Due to the long half-life of drug in the body, especially in chronic cannabis users, toxicologists and practitioners are frequently asked to determine if a positive urine test represents a new episode of drug use or represents continued excretion of residual drug. Random urine specimens contain varying amounts of creatinine, depending on the degree of concentration of the urine. Hawks first suggested creatinine normalization of urine test results to account for variations in urine volume in the bladder [ ].

    Whereas urine volume is highly variable due to changes in liquid, salt, and protein intake, exercise, and age, creatinine excretion is much more stable. If the increase is greater than or equal to the threshold selected, then new use is predicted. This approach has received wide attention for potential use in treatment and employee-assistance programs, but there was limited evaluation of the usefulness of this ratio under controlled dosing conditions.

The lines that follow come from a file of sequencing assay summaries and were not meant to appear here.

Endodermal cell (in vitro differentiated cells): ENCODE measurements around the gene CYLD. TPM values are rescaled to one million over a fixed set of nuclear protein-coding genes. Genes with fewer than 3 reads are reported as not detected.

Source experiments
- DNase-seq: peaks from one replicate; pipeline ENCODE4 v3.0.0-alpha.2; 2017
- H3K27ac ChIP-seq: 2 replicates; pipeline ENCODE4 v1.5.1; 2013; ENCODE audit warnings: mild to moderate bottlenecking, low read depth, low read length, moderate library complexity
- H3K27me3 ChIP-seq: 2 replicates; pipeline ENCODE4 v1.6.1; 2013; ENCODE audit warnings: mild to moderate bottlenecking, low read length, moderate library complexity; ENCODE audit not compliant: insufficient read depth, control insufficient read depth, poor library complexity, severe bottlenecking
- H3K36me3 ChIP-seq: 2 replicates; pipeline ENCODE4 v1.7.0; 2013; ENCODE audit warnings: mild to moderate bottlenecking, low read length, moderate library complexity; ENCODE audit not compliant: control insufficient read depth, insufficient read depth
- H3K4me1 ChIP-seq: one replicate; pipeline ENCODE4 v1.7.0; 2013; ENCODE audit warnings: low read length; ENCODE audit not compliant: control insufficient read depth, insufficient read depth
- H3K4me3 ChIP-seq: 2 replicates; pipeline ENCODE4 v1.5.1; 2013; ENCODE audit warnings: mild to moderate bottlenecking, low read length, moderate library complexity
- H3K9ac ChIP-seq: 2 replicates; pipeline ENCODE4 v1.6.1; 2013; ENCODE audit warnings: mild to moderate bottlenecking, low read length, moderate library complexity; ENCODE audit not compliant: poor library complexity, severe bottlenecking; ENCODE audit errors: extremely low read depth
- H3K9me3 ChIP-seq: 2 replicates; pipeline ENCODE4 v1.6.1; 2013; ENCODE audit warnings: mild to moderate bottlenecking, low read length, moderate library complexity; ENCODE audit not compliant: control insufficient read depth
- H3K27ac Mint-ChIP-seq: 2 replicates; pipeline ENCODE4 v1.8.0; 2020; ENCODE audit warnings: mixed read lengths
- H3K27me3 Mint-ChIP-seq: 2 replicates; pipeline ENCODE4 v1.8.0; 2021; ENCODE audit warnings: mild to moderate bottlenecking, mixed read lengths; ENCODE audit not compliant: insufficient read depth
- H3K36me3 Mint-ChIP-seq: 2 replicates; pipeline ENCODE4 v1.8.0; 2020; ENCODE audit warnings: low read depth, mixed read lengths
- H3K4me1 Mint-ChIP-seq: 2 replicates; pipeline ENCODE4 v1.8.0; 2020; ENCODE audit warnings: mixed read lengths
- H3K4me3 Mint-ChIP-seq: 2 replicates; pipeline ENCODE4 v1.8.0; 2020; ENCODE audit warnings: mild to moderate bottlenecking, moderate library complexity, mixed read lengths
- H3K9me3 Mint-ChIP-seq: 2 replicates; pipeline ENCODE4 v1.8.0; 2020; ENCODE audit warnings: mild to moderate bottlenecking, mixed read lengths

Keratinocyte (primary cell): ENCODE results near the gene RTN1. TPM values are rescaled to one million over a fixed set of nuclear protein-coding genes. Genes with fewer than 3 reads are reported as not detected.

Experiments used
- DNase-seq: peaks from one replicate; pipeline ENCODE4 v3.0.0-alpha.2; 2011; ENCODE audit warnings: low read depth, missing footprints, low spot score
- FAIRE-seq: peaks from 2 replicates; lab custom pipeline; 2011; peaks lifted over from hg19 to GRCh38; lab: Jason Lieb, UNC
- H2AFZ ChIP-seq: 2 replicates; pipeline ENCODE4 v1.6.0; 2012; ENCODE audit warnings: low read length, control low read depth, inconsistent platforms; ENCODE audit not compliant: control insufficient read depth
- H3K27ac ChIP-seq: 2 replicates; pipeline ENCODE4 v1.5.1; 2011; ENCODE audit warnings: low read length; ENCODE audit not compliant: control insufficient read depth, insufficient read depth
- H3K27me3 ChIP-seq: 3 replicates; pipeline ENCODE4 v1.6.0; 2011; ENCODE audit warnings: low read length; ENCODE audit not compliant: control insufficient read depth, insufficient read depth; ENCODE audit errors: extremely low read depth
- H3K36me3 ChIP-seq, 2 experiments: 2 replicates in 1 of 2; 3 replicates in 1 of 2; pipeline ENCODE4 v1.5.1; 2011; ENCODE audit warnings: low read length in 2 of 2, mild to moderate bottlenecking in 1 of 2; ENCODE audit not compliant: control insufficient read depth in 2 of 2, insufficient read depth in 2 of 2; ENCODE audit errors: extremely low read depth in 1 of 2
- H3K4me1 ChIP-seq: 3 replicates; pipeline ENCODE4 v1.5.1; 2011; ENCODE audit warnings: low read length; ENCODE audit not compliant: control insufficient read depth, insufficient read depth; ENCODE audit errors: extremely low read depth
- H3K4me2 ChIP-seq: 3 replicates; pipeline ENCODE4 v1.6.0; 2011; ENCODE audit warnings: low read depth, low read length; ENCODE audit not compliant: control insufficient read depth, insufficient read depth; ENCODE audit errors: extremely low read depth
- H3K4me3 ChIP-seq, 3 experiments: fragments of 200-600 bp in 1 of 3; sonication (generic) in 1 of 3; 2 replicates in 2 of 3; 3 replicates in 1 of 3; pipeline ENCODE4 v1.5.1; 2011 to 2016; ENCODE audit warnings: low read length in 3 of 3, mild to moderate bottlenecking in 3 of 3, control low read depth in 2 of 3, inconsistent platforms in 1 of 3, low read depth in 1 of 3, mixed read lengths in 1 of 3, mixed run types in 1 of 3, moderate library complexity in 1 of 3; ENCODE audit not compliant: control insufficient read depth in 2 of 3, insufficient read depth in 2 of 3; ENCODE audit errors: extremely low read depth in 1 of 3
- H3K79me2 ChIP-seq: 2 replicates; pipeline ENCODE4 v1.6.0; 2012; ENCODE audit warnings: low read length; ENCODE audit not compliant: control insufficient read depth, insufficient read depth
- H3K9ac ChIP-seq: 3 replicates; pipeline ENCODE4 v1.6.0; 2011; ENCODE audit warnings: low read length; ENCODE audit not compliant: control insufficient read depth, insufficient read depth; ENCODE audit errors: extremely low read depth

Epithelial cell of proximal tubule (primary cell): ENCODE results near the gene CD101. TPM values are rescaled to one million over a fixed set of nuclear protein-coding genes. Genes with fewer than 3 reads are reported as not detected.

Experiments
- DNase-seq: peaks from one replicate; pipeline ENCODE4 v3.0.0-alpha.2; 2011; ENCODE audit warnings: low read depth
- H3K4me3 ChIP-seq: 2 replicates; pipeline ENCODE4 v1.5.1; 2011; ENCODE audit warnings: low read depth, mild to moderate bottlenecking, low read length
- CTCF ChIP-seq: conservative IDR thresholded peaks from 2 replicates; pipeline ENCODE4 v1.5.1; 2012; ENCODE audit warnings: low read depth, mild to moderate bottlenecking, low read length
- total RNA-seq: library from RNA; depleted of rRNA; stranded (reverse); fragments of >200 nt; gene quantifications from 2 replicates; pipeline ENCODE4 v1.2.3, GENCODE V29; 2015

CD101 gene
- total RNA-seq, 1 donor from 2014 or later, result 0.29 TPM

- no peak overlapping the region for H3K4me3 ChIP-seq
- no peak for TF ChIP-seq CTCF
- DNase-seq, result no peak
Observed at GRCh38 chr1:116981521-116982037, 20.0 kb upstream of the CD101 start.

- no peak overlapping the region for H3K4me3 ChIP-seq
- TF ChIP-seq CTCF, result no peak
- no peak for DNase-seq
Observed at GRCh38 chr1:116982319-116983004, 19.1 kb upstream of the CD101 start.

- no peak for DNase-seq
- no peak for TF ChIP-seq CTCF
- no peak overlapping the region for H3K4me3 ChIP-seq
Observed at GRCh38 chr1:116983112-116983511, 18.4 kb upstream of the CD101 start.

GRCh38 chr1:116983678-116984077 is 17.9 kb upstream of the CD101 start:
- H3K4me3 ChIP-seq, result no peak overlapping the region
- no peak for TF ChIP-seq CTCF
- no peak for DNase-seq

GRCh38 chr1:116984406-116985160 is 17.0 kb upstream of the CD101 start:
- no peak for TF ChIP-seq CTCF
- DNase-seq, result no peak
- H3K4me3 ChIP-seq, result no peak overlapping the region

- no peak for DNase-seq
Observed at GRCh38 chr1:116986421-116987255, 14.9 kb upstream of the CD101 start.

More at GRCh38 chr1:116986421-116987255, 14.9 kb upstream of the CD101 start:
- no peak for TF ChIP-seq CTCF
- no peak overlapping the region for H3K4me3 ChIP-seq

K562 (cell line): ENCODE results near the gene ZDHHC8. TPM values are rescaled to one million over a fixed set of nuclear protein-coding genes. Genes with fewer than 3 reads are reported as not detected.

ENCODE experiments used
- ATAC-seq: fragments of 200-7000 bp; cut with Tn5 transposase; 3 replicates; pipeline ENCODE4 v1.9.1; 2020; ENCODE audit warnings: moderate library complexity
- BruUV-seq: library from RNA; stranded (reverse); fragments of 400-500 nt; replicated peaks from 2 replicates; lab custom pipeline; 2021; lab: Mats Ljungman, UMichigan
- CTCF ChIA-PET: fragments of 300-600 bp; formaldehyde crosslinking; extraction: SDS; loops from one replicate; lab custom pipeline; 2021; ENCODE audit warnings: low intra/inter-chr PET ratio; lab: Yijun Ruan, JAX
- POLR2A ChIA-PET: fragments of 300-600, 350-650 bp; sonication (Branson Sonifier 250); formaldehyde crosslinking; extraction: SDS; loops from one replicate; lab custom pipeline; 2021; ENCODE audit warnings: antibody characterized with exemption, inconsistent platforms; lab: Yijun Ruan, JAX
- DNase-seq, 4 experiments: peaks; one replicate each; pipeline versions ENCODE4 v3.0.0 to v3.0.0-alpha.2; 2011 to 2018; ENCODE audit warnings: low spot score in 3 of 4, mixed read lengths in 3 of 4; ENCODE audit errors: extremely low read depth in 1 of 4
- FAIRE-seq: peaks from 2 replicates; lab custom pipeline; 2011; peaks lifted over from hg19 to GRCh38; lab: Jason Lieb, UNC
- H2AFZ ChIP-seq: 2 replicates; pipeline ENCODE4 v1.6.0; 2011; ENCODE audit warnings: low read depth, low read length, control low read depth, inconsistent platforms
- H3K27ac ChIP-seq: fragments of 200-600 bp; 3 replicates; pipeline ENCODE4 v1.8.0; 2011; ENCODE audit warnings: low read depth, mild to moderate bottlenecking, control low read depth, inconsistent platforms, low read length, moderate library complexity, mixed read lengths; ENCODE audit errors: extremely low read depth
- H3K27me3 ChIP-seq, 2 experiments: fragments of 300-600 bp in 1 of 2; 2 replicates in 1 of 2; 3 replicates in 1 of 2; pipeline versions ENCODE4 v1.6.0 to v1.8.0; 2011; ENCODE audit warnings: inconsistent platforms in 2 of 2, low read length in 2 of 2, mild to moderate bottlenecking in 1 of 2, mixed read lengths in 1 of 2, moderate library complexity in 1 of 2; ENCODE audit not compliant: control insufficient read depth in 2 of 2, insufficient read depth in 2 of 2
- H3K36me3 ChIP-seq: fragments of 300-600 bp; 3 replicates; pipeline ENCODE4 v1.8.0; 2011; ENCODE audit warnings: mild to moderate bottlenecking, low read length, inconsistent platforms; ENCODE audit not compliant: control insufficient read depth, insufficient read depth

Huestis and Cone conducted a controlled clinical study of the excretion profile of creatinine and cannabinoid metabolites in a group of six cannabis users, who smoked two different doses of cannabis, separated by weekly intervals [ ]. As seen in Fig. Being able to differentiate new cannabis use from residual THC-COOH excretion in urine would be highly useful for drug treatment, criminal justice, and employee assistance drug testing programs. The ratio times of the creatinine normalized later specimen divided by the creatinine normalized earlier specimen were evaluated for determining the best ratio to predict new cannabis use.